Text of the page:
Date of Award
Selective Evidence-Based Medicine Review
Master of Science in Health Sciences - Physician Assistant
Physician Assistant Studies
Laura Levy, DHSc, PA-C
OBJECTIVE: The objective of this selective EBM review is to determine whether or not the use of virtual reality (VR) is an effective method of pain reduction in adolescents undergoing burn wound care.
STUDY DESIGN: Includes a review of two English based randomized controlled trials, and one English based descriptive exploratory study. These studies were published in 2007-2014.
DATA SOURCES: Two randomized control trials (RCT’s) and one exploratory study were found searching PubMed database. Both the random control trials and the exploratory study compare the use of virtual reality interventions against either medical management only or a combination of medical management and passive distraction techniques.
OUTCOMES MEASURED: Pain intensity was measured using APPT, Speilberger state-trait anxiety inventory for children, Pre-procedural questionnaire, Post-procedural questionnaire, VAS – visual analogue scale (self-reported), VAS – visual analogue scale (caregiver reported), FLACC – Faces, legs, activity, cry, consolability – nurse observations, Adolescent reactions, and Faces scale.
RESULTS: The RTC by Kipping, et al. showed no statistically significant improvement in pain intensity using virtual reality for adolescent burn care (P value=0.16 (dressing removal) and P value=0.40 (Dressing application)). The RTC by Jeffs, et al. showed no statistically significant improvement in pain intensity using virtual reality for adolescent burn care (P value=0.029). The exploratory study by Chan, et al. et al showed no statistically significant improvement in pain intensity using virtual reality for adolescent burn care (P value>0.05)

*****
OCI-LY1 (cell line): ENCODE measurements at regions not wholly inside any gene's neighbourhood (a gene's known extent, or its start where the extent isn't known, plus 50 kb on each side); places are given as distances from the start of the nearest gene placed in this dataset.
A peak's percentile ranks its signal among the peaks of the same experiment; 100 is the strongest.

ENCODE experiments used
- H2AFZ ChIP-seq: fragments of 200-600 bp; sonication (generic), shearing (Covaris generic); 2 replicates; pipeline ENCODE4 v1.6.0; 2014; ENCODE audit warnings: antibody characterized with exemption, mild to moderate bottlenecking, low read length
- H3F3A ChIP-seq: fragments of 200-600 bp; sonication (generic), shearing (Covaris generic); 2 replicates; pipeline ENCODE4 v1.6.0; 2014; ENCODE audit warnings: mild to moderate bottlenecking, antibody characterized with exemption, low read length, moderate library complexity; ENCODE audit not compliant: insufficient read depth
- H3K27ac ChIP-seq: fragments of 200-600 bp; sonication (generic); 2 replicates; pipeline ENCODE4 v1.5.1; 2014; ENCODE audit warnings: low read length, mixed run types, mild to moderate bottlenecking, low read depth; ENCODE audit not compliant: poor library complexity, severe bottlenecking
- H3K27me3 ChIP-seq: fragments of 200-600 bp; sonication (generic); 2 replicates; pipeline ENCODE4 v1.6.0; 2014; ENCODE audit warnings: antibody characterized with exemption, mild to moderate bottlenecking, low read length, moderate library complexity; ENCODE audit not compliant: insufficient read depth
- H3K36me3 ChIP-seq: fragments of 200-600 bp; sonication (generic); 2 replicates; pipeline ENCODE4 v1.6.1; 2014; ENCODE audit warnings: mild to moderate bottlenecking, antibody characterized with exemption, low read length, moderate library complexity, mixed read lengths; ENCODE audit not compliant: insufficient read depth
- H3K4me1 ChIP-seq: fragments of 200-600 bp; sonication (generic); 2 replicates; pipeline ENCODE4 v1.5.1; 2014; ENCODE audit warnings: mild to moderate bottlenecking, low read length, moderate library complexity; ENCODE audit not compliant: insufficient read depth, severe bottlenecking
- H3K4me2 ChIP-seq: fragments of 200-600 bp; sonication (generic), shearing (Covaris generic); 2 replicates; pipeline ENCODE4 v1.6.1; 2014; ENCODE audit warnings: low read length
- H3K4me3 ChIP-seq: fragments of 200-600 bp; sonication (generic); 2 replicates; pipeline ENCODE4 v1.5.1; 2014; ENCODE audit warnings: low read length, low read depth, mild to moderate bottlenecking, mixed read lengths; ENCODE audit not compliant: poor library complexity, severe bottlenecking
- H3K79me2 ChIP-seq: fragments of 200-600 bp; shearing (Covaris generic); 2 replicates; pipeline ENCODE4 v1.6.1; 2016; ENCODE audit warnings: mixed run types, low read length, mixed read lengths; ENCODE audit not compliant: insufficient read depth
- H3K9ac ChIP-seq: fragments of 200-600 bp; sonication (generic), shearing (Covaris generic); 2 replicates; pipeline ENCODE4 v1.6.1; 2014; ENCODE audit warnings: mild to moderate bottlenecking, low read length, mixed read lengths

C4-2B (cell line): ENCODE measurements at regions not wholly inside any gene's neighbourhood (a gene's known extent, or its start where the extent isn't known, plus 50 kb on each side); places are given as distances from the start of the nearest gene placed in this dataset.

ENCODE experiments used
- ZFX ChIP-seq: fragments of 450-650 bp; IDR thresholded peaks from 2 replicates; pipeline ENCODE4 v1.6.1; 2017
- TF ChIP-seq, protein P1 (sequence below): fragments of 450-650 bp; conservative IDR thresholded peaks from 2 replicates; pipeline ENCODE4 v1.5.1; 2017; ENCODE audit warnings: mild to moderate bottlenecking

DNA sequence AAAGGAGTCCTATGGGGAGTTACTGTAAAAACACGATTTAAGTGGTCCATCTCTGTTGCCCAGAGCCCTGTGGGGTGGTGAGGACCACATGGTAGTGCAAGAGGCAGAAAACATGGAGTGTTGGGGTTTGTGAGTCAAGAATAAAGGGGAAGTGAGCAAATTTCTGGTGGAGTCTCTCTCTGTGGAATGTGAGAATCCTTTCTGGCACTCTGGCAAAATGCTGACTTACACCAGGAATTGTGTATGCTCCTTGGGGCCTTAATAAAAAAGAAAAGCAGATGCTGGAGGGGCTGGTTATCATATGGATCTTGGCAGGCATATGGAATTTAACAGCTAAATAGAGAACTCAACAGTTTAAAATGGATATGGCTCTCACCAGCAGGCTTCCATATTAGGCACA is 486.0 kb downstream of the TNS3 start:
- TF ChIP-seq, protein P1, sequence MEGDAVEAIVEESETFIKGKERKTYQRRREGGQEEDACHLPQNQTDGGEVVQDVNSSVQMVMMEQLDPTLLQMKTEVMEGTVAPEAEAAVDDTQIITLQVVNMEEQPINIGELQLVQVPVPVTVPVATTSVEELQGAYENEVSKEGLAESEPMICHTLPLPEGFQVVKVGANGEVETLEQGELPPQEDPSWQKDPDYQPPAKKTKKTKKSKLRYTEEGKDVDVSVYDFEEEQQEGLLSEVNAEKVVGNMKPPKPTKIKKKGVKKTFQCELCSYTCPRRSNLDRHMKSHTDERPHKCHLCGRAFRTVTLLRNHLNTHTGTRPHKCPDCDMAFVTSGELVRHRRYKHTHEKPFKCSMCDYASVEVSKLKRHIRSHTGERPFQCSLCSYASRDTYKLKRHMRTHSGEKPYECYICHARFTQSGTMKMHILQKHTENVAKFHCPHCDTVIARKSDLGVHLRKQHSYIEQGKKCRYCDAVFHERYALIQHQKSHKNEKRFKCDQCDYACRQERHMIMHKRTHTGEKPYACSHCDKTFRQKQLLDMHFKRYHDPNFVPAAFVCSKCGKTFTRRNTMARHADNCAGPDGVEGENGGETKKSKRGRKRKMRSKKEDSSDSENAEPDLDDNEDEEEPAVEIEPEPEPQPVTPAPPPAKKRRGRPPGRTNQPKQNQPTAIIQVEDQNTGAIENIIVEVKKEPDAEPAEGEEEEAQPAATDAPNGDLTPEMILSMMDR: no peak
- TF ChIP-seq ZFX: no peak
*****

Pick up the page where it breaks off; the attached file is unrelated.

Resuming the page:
CONCLUSIONS: There was no clinically significant decrease in self-reported pain intensity with the use of VR during wound care in both the RTC by Kipping, et al. and RTC by Jeffs, et al. respectively. In the exploratory study by Chan, et al.; although not clinically significant, the VR intervention is more effective than simple distraction for pain reduction.
Wood, Michelle, "Is Virtual Reality for Acute Pain Reduction in Adolescents Undergoing Burn Wound Care Effective?" (2019). PCOM Physician Assistant Studies Student Scholarship. 434.